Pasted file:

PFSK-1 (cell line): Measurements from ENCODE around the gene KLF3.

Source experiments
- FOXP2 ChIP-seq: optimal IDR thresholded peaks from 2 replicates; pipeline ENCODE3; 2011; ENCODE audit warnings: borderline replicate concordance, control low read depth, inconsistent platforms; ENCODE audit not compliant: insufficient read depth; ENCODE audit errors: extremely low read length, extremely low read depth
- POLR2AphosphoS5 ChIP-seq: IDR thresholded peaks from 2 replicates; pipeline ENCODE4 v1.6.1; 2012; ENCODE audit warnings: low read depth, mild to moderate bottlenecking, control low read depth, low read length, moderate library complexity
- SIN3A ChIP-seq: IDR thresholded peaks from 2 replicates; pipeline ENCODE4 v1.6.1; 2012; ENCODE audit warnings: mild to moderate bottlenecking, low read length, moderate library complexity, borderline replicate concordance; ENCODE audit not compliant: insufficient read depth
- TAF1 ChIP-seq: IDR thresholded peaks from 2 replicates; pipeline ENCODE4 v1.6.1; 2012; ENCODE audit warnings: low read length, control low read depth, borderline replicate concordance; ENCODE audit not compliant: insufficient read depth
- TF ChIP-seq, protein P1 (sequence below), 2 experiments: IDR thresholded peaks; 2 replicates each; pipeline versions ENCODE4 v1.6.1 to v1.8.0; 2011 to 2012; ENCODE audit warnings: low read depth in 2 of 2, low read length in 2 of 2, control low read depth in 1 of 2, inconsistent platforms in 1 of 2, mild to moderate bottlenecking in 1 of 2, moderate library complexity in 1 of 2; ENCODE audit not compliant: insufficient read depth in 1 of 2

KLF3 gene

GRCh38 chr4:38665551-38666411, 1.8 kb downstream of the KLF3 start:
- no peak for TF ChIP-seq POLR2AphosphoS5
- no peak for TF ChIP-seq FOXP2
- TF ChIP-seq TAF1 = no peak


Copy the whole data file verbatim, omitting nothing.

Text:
PFSK-1 (cell line): Measurements from ENCODE around the gene KLF3.

Source experiments
- FOXP2 ChIP-seq: optimal IDR thresholded peaks from 2 replicates; pipeline ENCODE3; 2011; ENCODE audit warnings: borderline replicate concordance, control low read depth, inconsistent platforms; ENCODE audit not compliant: insufficient read depth; ENCODE audit errors: extremely low read length, extremely low read depth
- POLR2AphosphoS5 ChIP-seq: IDR thresholded peaks from 2 replicates; pipeline ENCODE4 v1.6.1; 2012; ENCODE audit warnings: low read depth, mild to moderate bottlenecking, control low read depth, low read length, moderate library complexity
- SIN3A ChIP-seq: IDR thresholded peaks from 2 replicates; pipeline ENCODE4 v1.6.1; 2012; ENCODE audit warnings: mild to moderate bottlenecking, low read length, moderate library complexity, borderline replicate concordance; ENCODE audit not compliant: insufficient read depth
- TAF1 ChIP-seq: IDR thresholded peaks from 2 replicates; pipeline ENCODE4 v1.6.1; 2012; ENCODE audit warnings: low read length, control low read depth, borderline replicate concordance; ENCODE audit not compliant: insufficient read depth
- TF ChIP-seq, protein P1 (sequence below), 2 experiments: IDR thresholded peaks; 2 replicates each; pipeline versions ENCODE4 v1.6.1 to v1.8.0; 2011 to 2012; ENCODE audit warnings: low read depth in 2 of 2, low read length in 2 of 2, control low read depth in 1 of 2, inconsistent platforms in 1 of 2, mild to moderate bottlenecking in 1 of 2, moderate library complexity in 1 of 2; ENCODE audit not compliant: insufficient read depth in 1 of 2

KLF3 gene

GRCh38 chr4:38665551-38666411, 1.8 kb downstream of the KLF3 start:
- no peak for TF ChIP-seq POLR2AphosphoS5
- no peak for TF ChIP-seq FOXP2
- TF ChIP-seq TAF1 = no peak